Whether you’re a new parent or a seasoned veteran of the family, having a new baby can be tricky. While it’s a good idea to have some old baby supplies, there are times when you may be left with little or no options. Suppose you’re in the market for a new way to carry a newborn and don’t want to have to bother with those heavy synthetic chest rigs or flimsy carriers. In that case, Boba Wrap offers a good compromise between the two.
Essentially just a single, albeit a long, piece of fabric that you tie in a specific way around your body, the Boba Wrap offers a more comfortable and secure way to carry your child without the need for anything too advanced and complicated to use. We will be discussing what makes a Boba Wrap a “Boba Wrap”, its benefits for babies, how to use one, the cost and our opinion about whether the Boba Wrap is worth it.
Before you go on, you may want to check out this video by Babylist on YouTube that gives a quick overview. After, you’ll want to read the rest of the article for a more comprehensive review.
How is a Boba Wrap Different? Boba Wrap Babies Hands
Many parents, both old and new, might be familiar with the plenty of types of baby-carrying contraptions out there. These can be divided into three types: Sling, Structured, and Wraps. Before we get into what a Boba Wrap is, let’s break down the differences in baby carriers so we can see how this full-body wrap sets itself apart.
Structured carriers are some of the most common carriers out there. These carriers have backpack-like straps, and a structured body made of different materials that allows for flexibility and durability. These can be worn over your shoulders, similar to a backpack mounted in reverse. Then you can gently transport your baby onto the main body. For a better fit, you should leave this seat area slightly loose and tighten any adjustable straps.
Structured baby carriers are helpful as they can be sold in different configurations, having your body on your front or your back as well as deciding whether they face inward or outward. What you gain in durability you may lose in adaptability as babies do grow pretty fast, and you may find your structured baby carrier outgrown in a few months.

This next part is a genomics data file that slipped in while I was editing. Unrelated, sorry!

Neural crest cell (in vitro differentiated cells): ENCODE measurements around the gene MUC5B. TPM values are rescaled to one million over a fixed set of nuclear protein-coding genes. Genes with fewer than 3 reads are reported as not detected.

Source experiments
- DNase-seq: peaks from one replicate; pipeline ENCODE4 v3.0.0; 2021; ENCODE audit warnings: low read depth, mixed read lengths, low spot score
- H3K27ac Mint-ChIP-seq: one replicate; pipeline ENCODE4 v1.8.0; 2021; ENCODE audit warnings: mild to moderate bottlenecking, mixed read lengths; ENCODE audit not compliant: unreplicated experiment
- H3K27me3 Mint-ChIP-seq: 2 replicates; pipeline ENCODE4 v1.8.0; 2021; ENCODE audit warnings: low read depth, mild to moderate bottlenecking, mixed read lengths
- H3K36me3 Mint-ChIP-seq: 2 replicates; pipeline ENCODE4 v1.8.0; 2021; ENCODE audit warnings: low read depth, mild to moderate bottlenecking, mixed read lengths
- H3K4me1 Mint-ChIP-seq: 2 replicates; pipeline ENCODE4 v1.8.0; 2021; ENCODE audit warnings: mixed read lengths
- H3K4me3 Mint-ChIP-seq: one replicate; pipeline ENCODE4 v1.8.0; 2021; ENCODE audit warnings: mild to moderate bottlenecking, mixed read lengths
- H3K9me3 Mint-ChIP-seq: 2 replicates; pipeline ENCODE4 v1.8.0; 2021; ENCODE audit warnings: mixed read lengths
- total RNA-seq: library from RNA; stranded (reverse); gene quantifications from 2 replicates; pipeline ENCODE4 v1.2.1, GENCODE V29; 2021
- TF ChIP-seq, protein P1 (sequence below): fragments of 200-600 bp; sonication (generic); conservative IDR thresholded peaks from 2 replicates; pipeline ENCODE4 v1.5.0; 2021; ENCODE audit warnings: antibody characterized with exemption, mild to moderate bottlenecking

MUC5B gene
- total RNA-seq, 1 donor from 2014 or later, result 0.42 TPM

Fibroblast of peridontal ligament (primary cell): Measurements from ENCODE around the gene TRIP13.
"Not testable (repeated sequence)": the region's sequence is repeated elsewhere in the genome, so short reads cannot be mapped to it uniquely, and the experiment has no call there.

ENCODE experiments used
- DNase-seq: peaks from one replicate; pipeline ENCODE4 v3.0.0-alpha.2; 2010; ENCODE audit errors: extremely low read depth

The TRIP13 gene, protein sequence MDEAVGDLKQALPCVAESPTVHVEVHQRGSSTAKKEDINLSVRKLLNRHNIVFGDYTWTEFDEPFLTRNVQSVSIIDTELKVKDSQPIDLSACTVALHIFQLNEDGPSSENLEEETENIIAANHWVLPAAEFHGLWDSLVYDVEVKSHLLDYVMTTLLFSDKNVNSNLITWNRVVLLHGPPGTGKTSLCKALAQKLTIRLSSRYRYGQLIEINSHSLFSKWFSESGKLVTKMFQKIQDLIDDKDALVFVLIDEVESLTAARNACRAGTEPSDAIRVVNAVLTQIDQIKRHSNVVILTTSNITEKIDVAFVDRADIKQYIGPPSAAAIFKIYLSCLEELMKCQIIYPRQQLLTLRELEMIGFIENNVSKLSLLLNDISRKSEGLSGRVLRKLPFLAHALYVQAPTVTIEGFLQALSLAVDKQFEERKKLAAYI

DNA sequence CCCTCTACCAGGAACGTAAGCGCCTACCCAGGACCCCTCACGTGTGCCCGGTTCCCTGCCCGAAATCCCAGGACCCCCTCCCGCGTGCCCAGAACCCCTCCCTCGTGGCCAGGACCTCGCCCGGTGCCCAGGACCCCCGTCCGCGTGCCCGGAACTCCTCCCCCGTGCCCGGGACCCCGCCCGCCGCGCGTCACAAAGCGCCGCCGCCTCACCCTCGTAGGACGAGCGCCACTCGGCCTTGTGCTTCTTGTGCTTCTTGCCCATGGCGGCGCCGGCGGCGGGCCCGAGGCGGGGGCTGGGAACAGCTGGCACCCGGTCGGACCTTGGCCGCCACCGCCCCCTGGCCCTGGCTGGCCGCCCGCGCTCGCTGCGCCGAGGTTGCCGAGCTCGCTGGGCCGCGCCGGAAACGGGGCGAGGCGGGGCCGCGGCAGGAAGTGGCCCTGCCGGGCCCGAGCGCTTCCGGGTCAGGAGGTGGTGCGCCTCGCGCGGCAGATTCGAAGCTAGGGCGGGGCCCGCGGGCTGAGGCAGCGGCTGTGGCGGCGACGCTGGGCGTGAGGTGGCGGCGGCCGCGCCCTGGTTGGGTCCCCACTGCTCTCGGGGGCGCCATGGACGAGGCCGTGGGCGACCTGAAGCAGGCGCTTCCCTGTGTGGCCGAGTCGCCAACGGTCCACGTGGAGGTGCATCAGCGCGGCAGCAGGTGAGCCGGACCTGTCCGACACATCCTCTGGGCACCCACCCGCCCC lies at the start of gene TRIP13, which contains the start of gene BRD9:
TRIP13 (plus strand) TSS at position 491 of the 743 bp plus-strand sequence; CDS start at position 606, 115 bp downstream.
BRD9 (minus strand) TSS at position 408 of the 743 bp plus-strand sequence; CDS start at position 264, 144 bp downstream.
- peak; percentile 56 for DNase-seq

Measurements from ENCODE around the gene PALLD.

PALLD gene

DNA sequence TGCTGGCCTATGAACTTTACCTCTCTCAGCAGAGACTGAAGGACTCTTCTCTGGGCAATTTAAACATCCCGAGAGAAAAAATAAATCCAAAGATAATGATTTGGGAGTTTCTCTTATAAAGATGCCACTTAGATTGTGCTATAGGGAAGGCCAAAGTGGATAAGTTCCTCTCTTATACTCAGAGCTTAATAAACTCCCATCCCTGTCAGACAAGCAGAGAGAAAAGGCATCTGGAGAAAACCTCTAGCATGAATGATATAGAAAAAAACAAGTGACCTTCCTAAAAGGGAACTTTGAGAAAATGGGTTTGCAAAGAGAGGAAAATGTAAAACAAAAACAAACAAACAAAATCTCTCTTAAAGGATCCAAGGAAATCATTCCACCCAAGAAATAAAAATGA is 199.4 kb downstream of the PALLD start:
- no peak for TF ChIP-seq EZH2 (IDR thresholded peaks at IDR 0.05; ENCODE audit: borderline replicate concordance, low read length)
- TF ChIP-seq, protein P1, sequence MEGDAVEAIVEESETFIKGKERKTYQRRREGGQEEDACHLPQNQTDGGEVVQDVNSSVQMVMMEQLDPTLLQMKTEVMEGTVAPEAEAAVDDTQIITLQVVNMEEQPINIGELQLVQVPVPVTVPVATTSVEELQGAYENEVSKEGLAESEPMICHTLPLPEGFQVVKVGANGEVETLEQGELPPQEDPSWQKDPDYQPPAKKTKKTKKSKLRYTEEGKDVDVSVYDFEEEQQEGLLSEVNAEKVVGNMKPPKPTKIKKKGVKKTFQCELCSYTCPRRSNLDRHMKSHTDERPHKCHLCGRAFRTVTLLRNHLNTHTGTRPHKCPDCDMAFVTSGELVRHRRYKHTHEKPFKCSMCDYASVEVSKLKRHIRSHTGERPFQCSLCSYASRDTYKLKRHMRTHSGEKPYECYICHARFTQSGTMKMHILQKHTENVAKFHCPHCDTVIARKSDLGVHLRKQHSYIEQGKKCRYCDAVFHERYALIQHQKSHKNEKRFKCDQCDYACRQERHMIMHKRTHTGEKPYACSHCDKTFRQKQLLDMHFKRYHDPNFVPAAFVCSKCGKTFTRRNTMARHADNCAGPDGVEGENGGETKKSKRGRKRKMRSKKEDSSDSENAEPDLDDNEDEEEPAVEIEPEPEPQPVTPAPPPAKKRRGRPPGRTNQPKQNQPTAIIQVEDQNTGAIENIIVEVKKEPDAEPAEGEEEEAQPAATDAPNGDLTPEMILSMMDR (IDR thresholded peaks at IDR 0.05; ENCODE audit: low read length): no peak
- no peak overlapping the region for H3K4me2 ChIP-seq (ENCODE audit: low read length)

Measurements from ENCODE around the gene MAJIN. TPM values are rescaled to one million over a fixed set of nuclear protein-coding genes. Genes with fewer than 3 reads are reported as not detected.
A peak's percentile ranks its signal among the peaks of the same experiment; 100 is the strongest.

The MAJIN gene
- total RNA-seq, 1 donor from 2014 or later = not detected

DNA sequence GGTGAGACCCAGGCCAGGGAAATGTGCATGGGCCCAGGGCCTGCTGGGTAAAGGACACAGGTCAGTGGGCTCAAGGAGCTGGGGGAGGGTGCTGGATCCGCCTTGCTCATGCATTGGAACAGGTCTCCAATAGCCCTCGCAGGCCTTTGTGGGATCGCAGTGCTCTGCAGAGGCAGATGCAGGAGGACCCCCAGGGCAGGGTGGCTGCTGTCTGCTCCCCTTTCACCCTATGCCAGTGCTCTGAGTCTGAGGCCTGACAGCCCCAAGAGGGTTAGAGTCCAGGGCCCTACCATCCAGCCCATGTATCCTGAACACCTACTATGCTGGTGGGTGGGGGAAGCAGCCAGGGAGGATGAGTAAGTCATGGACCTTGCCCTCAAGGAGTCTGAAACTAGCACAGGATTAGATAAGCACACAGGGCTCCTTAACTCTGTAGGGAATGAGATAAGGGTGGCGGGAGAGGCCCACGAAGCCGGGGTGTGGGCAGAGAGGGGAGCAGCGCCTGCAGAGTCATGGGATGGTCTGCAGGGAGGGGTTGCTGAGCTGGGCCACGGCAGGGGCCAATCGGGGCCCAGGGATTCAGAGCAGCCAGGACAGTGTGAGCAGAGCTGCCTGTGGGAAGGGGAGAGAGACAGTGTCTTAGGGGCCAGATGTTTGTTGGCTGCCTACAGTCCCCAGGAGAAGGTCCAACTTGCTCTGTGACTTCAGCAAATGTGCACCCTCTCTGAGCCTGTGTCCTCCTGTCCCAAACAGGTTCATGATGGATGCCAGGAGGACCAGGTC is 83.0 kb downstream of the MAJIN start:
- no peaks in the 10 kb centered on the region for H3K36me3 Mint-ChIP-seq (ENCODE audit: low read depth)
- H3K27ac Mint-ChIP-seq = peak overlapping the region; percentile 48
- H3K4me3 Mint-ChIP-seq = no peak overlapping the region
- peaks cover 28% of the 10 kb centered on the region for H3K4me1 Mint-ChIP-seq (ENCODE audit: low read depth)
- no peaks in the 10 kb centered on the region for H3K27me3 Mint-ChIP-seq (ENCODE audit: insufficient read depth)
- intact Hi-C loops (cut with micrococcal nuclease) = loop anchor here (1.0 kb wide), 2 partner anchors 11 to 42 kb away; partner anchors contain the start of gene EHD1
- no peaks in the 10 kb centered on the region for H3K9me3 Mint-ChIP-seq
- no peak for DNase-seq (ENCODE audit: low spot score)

Slings are next to the most common types of baby wraps, as these are usually just a simple single strap that goes over your shoulder and around your torso. These generally come in the same rudimentary shape that creates a soft pouch to cradle your baby while giving them ample support for their neck and back.
Slings vary in materials that can be used. Many parents prefer slings made from slightly stretchy fabric that has a ring adjuster. This allows you to easily adjust the length of the sling to ensure your baby is in the right position for your body. Although you lose some structure, this sling offers more flexibility. These slings are generally adaptable to your baby as they age and grow. It is still recommended to keep this use for newborns as they are best carried in the cradle position.
The Boba Wrap is available in a baby wrap design which acts as a sort of middleman between the two carrier designs. The body sling is flexible enough to carry babies up to 35 months with a slightly different shape not too dissimilar to the structured carrier. You’ll need to learn how to handle this whole wrap as it usually comes in lengths of around 16 feet long, but with a bit of practice, you can find yourself mastering the wrap all on your own.